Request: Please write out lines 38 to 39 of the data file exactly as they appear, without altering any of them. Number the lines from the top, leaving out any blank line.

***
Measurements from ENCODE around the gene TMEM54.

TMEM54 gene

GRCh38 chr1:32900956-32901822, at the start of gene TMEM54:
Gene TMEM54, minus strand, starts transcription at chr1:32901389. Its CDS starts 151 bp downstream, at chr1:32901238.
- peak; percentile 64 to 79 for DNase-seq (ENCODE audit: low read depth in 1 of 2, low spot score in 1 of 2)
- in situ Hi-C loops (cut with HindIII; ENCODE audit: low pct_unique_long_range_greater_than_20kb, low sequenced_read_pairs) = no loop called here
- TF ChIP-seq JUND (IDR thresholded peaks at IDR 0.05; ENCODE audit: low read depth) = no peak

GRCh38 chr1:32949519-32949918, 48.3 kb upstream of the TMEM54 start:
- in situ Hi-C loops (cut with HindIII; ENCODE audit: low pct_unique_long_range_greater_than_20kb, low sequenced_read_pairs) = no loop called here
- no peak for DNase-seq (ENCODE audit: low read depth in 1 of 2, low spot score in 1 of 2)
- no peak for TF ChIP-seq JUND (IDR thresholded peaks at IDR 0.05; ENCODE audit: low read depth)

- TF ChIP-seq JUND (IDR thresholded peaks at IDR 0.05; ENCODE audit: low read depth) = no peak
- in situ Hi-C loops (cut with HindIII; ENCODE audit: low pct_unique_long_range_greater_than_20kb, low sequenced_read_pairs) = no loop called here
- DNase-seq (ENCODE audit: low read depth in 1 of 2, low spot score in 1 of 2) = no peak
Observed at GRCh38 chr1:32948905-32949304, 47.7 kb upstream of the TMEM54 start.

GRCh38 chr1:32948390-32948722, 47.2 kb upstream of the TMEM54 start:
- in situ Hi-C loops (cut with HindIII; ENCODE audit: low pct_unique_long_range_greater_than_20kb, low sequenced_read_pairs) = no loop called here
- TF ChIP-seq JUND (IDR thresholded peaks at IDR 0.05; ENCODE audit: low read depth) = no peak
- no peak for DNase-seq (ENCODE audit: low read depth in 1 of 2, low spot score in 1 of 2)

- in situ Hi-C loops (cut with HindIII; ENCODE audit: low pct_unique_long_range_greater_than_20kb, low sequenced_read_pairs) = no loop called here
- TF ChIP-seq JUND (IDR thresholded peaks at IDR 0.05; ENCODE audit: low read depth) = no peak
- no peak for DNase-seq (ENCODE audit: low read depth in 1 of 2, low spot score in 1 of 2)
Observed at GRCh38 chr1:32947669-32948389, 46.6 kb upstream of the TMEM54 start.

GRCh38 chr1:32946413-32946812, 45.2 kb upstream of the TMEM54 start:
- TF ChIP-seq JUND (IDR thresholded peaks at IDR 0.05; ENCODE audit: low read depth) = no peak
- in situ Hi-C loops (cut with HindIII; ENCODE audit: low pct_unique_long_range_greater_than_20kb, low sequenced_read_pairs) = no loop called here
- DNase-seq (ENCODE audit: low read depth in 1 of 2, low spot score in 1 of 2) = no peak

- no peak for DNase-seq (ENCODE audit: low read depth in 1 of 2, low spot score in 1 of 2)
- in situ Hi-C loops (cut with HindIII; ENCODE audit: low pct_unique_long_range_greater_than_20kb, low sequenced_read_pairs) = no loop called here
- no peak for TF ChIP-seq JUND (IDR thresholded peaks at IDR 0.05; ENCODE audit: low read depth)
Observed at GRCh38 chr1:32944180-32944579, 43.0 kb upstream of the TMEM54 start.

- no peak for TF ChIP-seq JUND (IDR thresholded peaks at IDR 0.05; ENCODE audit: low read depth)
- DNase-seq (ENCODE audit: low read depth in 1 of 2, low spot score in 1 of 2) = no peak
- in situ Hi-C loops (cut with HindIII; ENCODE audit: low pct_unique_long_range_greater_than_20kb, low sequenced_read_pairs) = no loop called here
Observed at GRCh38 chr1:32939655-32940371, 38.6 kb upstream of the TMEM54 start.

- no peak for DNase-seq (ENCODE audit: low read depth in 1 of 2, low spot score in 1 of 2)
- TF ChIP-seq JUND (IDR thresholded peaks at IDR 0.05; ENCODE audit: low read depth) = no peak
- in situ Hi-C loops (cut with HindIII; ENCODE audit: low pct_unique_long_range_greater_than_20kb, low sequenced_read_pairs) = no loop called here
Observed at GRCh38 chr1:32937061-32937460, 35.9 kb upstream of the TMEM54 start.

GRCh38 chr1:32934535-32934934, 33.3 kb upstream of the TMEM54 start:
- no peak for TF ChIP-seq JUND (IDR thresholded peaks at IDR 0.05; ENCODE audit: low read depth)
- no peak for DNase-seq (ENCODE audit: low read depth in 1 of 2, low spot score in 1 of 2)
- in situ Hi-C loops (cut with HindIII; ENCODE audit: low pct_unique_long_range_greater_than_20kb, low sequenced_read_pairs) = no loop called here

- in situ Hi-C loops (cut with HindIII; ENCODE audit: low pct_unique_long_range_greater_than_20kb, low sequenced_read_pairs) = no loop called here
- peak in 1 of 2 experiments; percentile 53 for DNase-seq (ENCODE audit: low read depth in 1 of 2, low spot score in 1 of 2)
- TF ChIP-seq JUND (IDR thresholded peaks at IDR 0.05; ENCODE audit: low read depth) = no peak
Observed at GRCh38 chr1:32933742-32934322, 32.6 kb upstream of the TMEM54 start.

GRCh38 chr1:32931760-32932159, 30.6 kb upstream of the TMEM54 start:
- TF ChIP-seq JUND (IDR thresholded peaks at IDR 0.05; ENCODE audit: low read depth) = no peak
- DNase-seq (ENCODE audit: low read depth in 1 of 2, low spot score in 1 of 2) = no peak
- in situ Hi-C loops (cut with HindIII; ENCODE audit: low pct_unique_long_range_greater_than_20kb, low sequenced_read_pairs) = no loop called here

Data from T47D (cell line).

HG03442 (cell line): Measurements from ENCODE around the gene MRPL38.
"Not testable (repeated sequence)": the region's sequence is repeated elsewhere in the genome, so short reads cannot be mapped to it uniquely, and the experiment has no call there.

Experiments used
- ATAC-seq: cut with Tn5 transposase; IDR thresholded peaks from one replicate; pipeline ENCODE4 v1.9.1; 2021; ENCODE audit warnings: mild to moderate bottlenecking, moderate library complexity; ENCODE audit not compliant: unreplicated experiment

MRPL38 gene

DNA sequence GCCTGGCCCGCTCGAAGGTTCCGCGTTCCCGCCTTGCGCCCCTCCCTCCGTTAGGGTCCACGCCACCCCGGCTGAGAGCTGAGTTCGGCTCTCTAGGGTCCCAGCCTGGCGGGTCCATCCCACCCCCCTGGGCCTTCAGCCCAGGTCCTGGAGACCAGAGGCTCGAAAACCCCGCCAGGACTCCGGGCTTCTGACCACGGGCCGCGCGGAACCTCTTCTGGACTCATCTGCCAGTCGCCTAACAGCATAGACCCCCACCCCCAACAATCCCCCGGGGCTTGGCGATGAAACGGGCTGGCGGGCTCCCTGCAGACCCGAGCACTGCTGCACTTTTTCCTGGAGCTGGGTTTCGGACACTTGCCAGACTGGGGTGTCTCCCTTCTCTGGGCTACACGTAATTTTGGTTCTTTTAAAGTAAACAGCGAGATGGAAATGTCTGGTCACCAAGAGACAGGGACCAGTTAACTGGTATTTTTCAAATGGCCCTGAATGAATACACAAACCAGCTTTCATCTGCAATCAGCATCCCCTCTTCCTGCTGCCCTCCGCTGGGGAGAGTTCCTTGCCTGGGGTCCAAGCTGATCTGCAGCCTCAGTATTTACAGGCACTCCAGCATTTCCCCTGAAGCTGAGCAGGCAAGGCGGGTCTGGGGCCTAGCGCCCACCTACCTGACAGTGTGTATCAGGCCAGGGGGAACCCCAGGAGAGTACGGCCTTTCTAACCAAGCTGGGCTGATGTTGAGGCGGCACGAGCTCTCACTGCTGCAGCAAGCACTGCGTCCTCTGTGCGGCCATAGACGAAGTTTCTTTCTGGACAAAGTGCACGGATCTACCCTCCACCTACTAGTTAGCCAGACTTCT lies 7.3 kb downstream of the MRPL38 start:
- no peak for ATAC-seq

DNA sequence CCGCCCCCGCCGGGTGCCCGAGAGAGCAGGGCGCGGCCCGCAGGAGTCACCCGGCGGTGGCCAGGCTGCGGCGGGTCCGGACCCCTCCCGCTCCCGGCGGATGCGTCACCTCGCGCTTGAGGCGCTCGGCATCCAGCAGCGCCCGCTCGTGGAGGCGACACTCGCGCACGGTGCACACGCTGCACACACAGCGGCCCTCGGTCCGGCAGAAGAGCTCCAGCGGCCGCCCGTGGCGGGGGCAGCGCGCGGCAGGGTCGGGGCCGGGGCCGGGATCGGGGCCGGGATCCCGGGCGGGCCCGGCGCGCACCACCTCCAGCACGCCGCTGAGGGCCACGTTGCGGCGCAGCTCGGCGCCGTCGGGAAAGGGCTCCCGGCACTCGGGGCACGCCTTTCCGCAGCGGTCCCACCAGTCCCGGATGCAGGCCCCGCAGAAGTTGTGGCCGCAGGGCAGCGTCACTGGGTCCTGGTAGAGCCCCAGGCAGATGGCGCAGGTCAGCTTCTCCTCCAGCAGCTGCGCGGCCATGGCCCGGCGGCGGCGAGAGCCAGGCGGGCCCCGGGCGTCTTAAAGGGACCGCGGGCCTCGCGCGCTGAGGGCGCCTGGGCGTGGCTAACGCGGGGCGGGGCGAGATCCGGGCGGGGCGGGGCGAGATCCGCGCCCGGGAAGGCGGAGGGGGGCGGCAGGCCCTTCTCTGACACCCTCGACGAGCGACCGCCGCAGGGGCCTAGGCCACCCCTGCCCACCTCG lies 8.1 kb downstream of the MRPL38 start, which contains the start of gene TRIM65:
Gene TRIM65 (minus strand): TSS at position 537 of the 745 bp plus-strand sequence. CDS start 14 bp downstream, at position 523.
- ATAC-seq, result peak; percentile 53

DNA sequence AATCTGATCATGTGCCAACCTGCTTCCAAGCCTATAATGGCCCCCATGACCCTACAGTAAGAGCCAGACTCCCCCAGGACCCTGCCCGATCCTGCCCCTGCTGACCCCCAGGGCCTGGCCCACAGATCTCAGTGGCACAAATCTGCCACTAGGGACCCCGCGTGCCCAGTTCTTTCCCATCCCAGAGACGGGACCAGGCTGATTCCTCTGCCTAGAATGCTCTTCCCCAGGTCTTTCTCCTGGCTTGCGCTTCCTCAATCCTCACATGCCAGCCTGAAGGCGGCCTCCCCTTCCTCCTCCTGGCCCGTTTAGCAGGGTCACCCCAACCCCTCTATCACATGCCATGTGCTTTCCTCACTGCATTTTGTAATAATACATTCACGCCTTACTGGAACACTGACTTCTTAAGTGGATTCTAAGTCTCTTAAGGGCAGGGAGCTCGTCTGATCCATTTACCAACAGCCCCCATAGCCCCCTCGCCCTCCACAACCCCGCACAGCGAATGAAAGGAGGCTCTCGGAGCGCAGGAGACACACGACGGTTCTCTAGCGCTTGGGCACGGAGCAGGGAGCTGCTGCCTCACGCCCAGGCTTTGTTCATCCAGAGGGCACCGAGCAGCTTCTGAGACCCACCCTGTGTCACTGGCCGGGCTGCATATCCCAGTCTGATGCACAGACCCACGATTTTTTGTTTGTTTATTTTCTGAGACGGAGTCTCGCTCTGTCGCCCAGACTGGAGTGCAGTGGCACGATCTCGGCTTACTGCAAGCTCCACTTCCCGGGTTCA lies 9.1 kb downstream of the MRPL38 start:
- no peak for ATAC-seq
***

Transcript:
- in situ Hi-C loops (cut with HindIII; ENCODE audit: low pct_unique_long_range_greater_than_20kb, low sequenced_read_pairs) = no loop called here
Observed at GRCh38 chr1:32937061-32937460, 35.9 kb upstream of the TMEM54 start.